The Lie

by Helen Dunmore

Historical Fiction Modern and Classic Literary Fiction

LoveReading View on The Lie

January 2014 eBook of the Month.

Shortlisted for the Ondaatje Prize 2015.

A tale rooted in the sadness of the effect of World War I on those who returned. We are going to get a lot of these in this centenary year. This one is from a very fine writer indeed. It tells of Daniel, a poor village boy, trying to forge a life while damaged and traumatised, intercepted with flashbacks to the war and to his relationship with a childhood friend. Official guidance information is included which is fascinating and Dunmore’s description of how things smell, the mud, dirt, wounds, men etc. is quite extraordinary. There are several lies and a huge amount of sadness; a most impressive book.

Sarah Broadhurst

The Lie Synopsis

Set during and just after the First World War, The Lie is an enthralling, heart-wrenching novel of love, memory and devastating loss by one of the UK's most acclaimed storytellers. Cornwall, 1920, early spring. A young man stands on a headland, looking out to sea. He is back from the war, homeless and without family. Behind him lie the mud, barbed-wire entanglements and terror of the trenches. Behind him is also the most intense relationship of his life. Daniel has survived, but the horror and passion of the past seem more real than the quiet fields around him. He is about to step into the unknown. But will he ever be able to escape the terrible, unforeseen consequences of a lie?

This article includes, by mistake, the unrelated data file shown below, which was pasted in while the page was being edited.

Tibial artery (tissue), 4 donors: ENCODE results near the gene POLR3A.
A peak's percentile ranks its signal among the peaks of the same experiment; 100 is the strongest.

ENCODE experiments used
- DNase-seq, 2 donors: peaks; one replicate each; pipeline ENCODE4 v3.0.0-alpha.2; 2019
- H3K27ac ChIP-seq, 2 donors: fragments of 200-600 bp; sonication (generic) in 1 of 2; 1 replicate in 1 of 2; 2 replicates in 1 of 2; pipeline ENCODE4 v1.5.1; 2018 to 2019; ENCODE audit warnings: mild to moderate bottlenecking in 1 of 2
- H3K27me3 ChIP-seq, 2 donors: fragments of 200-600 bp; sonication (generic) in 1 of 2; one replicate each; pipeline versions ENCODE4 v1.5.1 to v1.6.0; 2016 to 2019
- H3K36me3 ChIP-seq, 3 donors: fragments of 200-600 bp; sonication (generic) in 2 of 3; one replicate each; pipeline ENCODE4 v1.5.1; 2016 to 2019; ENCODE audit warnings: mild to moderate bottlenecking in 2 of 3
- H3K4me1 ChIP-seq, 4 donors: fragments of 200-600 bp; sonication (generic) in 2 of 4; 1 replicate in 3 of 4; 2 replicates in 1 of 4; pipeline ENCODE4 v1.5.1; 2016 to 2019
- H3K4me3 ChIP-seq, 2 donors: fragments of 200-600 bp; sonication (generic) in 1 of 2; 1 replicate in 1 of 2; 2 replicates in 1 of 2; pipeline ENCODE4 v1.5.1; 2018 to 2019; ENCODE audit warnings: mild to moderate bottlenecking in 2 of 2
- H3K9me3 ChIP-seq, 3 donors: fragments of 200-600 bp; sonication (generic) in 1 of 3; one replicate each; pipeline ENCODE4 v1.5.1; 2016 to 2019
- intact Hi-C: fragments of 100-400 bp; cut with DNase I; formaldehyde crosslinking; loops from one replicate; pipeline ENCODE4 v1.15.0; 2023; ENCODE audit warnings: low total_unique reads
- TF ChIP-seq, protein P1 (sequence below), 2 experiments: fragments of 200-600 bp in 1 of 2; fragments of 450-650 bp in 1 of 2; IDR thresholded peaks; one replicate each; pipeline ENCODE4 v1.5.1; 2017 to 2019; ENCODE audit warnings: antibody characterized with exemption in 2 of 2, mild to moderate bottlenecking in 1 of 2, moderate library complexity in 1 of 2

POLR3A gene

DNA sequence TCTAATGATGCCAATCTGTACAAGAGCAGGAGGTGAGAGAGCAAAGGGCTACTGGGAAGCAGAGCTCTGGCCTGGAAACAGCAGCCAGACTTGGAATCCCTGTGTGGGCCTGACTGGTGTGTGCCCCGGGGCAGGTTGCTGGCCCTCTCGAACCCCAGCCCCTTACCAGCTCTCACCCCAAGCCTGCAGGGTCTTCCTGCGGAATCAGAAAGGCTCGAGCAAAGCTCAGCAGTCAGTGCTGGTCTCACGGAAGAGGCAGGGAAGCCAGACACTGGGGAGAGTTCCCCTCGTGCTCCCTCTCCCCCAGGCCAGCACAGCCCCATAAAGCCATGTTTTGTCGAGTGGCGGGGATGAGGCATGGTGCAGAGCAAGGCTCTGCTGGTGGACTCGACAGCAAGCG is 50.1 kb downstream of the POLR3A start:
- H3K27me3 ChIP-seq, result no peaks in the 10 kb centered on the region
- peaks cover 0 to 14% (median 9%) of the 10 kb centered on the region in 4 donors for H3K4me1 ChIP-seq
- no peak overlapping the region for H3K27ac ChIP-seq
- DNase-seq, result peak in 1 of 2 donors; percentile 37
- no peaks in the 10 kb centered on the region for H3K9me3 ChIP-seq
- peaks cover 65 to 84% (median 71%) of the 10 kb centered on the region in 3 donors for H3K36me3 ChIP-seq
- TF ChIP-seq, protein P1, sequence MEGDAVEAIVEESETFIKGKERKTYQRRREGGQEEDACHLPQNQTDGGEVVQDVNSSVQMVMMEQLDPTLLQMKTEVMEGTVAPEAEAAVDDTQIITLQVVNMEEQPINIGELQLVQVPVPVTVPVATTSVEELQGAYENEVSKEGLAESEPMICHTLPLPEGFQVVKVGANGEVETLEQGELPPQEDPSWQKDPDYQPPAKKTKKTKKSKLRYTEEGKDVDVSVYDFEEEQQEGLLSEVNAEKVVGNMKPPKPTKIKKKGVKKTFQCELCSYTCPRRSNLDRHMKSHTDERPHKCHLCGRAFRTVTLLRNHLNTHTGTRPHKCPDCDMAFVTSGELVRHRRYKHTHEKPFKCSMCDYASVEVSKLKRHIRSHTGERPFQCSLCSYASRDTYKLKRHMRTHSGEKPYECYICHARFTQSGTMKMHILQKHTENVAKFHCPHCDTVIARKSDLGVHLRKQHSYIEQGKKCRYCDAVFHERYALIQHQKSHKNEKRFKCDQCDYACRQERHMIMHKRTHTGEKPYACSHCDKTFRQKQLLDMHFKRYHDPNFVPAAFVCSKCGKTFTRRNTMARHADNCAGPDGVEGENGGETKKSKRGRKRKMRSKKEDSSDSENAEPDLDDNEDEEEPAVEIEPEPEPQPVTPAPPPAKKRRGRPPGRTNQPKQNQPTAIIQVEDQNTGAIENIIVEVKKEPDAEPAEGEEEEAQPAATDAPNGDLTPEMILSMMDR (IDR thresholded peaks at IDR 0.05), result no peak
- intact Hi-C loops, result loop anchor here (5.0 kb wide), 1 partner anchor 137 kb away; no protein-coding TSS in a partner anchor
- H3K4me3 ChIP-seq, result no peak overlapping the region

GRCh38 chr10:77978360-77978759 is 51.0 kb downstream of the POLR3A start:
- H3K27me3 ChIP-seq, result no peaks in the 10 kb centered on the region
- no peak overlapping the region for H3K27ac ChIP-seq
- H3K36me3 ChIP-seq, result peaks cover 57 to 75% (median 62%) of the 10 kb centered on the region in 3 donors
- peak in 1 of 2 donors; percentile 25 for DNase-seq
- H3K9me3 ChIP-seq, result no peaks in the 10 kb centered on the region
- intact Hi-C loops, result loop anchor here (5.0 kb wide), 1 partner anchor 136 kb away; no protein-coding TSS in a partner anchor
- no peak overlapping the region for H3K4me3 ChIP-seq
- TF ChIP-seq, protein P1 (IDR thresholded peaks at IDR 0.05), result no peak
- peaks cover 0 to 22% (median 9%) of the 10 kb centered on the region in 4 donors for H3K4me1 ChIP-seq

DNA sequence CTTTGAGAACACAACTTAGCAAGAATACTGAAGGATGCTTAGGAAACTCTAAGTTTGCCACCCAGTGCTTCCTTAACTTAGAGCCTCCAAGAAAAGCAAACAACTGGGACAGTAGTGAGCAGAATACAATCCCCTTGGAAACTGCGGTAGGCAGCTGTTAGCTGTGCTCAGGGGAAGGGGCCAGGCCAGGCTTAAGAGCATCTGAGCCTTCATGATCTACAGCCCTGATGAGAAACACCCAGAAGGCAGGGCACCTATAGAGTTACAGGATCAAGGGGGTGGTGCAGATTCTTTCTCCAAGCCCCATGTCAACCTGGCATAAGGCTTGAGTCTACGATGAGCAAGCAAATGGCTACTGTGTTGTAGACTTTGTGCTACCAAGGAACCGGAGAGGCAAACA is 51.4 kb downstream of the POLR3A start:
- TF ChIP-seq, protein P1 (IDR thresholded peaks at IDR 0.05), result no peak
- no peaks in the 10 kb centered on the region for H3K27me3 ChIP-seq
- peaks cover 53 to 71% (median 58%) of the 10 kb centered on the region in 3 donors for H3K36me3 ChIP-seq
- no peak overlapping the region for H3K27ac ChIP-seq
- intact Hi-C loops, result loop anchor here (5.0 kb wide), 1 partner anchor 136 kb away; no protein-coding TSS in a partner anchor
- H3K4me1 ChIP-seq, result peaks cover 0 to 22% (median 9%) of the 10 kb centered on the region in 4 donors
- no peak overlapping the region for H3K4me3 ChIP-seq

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All versions of this book

ISBN: 9780091953928
Publication date: 16/01/2014
Publisher: Hutchinson an imprint of Cornerstone
Format: Hardback

Book Information

ISBN: 9780091953928
Publication date: 16th January 2014
Author: Helen Dunmore
Publisher: Hutchinson an imprint of Cornerstone
Format: Hardback
Genres: Historical Fiction, Literary Fiction, Reading Groups,
Categories:

About Helen Dunmore

Helen Dunmore was the author of fourteen novels. Her first, Zennor in Darkness, explored the events which led to D H Lawrence’s expulsion from Cornwall (on suspicion of spying) during the First World War. It won the McKitterick Prize. Her third novel, A Spell of Winter, won the inaugural Orange Prize, now the Baileys Prize for Women’s Fiction. Her bestselling novel The Siege, set during the Siege of Leningrad, was described by Antony Beevor as ‘a world-class novel’ and was shortlisted for the Whitbread Novel of the Year and the Orange Prize.Helen Dunmore&...

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